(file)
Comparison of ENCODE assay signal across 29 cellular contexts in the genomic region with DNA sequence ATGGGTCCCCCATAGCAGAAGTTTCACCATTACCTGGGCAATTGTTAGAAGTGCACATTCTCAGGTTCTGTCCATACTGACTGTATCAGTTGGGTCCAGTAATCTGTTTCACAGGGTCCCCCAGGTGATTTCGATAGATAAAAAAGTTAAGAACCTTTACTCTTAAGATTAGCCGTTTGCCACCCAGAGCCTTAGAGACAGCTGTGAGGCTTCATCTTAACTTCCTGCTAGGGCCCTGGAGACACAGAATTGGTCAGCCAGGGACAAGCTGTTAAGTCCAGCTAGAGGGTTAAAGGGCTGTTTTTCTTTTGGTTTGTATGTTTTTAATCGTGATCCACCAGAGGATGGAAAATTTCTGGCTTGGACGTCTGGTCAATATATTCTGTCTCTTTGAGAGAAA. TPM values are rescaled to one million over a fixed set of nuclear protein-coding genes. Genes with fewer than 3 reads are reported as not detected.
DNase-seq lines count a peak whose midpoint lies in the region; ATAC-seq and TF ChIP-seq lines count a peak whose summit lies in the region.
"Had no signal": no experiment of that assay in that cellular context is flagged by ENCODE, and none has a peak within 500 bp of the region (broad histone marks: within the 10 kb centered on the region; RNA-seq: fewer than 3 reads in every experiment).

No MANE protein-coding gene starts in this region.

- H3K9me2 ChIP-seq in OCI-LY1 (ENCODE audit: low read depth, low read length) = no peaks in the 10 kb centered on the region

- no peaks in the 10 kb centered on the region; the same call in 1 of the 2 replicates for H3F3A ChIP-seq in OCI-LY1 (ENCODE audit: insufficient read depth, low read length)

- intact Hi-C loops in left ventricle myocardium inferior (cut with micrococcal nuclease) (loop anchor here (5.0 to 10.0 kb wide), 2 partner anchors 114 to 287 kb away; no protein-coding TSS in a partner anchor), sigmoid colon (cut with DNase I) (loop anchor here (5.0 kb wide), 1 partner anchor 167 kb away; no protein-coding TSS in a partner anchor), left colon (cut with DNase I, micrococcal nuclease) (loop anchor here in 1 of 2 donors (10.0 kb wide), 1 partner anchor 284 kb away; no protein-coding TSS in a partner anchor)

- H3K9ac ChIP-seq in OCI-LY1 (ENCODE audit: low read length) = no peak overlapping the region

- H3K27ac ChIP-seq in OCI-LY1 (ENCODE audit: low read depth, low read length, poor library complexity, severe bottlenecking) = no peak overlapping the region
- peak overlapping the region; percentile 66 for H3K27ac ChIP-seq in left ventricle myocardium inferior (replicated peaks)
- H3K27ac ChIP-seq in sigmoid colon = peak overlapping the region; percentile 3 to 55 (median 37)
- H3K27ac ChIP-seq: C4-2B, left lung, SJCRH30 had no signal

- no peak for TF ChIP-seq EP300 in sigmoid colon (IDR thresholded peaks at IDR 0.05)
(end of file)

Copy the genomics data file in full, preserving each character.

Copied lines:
Comparison of ENCODE assay signal across 29 cellular contexts in the genomic region with DNA sequence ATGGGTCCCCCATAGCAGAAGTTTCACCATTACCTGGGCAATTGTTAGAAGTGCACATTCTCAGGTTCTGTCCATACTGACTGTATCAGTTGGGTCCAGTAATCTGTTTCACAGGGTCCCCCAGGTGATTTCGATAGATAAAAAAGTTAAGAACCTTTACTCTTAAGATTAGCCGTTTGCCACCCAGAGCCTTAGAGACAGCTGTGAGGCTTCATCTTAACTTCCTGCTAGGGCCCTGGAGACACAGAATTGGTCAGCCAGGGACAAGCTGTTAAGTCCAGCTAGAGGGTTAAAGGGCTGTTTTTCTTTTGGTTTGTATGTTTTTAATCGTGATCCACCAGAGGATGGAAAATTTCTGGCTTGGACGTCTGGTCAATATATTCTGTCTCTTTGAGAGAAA. TPM values are rescaled to one million over a fixed set of nuclear protein-coding genes. Genes with fewer than 3 reads are reported as not detected.
DNase-seq lines count a peak whose midpoint lies in the region; ATAC-seq and TF ChIP-seq lines count a peak whose summit lies in the region.
"Had no signal": no experiment of that assay in that cellular context is flagged by ENCODE, and none has a peak within 500 bp of the region (broad histone marks: within the 10 kb centered on the region; RNA-seq: fewer than 3 reads in every experiment).

No MANE protein-coding gene starts in this region.

- H3K9me2 ChIP-seq in OCI-LY1 (ENCODE audit: low read depth, low read length) = no peaks in the 10 kb centered on the region

- no peaks in the 10 kb centered on the region; the same call in 1 of the 2 replicates for H3F3A ChIP-seq in OCI-LY1 (ENCODE audit: insufficient read depth, low read length)

- intact Hi-C loops in left ventricle myocardium inferior (cut with micrococcal nuclease) (loop anchor here (5.0 to 10.0 kb wide), 2 partner anchors 114 to 287 kb away; no protein-coding TSS in a partner anchor), sigmoid colon (cut with DNase I) (loop anchor here (5.0 kb wide), 1 partner anchor 167 kb away; no protein-coding TSS in a partner anchor), left colon (cut with DNase I, micrococcal nuclease) (loop anchor here in 1 of 2 donors (10.0 kb wide), 1 partner anchor 284 kb away; no protein-coding TSS in a partner anchor)

- H3K9ac ChIP-seq in OCI-LY1 (ENCODE audit: low read length) = no peak overlapping the region

- H3K27ac ChIP-seq in OCI-LY1 (ENCODE audit: low read depth, low read length, poor library complexity, severe bottlenecking) = no peak overlapping the region
- peak overlapping the region; percentile 66 for H3K27ac ChIP-seq in left ventricle myocardium inferior (replicated peaks)
- H3K27ac ChIP-seq in sigmoid colon = peak overlapping the region; percentile 3 to 55 (median 37)
- H3K27ac ChIP-seq: C4-2B, left lung, SJCRH30 had no signal

- no peak for TF ChIP-seq EP300 in sigmoid colon (IDR thresholded peaks at IDR 0.05)